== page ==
Programs for handling media are the worst in this respect because there are lots of different media types and it is common to have several media players installed to handle different special cases. For example, on my home computer I have Windows Media Player and a DVD player because they came with the system. Then there is iTunes for my iPod, the QuickTime video player that comes with iTunes, a RealPlayer for the BBC iPlayer and finally a program for ripping and burning CDs and DVDs. There may well be other media players amongst the shovelware preinstalled on the box. There are also programs for editing specific media types like at least two picture editors and a video editor or several.
A typical scenario is that you are installing a new media player program because you want to use it to view a particular type of media. Unfortunately, the program installer knows about all the media types that it can handle and asks you to chose what media types types it should handle. Thus you have to disengage your thoughts from the one media type that is the object of your attention and instead start to think about all those other media types that you are not interested in. Unfortunately, there is the worry that if you give in to the new media player and let it handle certain types of media, other things will stop working. Maybe you will not be able to watch videos, or maybe videos will stop syncing with your portable media player because you changed the program associations with a particular file type. Given the complexity of these systems, who knows what may go wrong.
I said that the media player installer should ask you which file types you want associated with the program. A few years ago, Real managed to destroy much of their franchise by not playing nice and fair with file types. The RealPlayer installer switched all file types that it could handle to use the RealPlayer without bothering to ask or notify. Worse, if you went in and installed another program that changed the file type associations or even tried used the File Types dialog screen to change file type associations, it would just change them back to the RealPlayer, again without a notification. When this came to light, many people, myself included, uninstalled RealPlayer and swore never to install any software from Real again. Recently I caved on this resolution so that I could listen to old BBC radio shows like "The Goon Show" with the BBC iPlayer which it turns out to be just a rebadged Real player.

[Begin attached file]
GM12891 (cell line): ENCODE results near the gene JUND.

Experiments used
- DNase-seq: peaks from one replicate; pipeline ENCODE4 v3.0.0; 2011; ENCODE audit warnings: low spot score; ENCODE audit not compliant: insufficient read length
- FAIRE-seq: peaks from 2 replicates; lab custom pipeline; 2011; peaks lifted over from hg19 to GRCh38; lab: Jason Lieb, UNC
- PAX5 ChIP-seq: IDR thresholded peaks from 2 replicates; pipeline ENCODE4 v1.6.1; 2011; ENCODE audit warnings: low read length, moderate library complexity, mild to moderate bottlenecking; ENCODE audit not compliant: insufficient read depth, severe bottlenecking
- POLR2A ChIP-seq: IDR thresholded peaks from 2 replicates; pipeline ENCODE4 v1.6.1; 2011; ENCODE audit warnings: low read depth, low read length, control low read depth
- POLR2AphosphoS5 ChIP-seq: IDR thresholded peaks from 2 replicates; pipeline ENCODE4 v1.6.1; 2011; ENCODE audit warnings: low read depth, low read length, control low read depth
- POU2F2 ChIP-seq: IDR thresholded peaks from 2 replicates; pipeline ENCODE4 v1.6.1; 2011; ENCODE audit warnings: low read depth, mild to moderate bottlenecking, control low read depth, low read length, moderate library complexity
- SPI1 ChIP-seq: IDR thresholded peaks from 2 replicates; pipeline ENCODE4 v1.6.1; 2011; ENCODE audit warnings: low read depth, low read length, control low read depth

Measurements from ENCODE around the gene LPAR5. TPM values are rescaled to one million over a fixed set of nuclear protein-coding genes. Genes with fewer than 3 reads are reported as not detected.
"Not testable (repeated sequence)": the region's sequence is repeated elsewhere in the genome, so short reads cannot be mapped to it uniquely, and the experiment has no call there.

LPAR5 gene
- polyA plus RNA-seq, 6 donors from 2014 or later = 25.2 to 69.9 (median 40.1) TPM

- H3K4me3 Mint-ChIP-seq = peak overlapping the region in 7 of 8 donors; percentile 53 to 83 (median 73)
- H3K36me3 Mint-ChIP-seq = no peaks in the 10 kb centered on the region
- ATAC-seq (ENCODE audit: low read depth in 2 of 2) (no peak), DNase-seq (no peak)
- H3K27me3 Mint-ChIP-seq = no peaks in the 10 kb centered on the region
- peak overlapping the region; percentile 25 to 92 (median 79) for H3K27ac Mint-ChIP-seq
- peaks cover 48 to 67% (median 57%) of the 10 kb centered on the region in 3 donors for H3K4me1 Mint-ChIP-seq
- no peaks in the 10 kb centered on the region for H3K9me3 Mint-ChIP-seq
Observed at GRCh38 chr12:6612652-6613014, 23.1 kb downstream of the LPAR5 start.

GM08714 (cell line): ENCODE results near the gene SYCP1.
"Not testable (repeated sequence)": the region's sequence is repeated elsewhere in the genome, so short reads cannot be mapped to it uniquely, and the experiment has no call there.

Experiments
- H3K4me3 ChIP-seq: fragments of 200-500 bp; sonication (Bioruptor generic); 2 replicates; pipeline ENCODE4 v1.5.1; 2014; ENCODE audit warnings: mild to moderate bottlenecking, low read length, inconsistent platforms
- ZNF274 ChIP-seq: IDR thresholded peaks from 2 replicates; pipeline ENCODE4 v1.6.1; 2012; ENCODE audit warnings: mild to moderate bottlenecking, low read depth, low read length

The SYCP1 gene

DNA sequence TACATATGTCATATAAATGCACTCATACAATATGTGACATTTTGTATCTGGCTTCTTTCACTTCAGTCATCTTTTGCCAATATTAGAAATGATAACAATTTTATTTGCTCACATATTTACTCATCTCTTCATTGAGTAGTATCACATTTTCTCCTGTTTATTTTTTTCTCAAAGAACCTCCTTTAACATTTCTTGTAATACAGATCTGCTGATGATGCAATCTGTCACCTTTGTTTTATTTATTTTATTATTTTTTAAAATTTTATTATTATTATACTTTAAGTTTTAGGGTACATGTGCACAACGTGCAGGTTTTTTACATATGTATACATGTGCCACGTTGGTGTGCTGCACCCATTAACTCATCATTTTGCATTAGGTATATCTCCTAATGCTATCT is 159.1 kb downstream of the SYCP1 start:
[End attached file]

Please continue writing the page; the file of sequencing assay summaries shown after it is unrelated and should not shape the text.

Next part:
Since the RealPlayer imbroglio, installer programs have been a lot more careful about asking users about file types, but that just throws the problem back to the user. As the whole point of file types is to hide system complexity from the user, this it is no solution at all. A better path is to do without file types. Why are they necessary? Do they really serve a purpose? Other operating systems get along fine without file types, so why does Windows need them. Lets just throw them out and make life easier.
Tuesday, December 28, 2010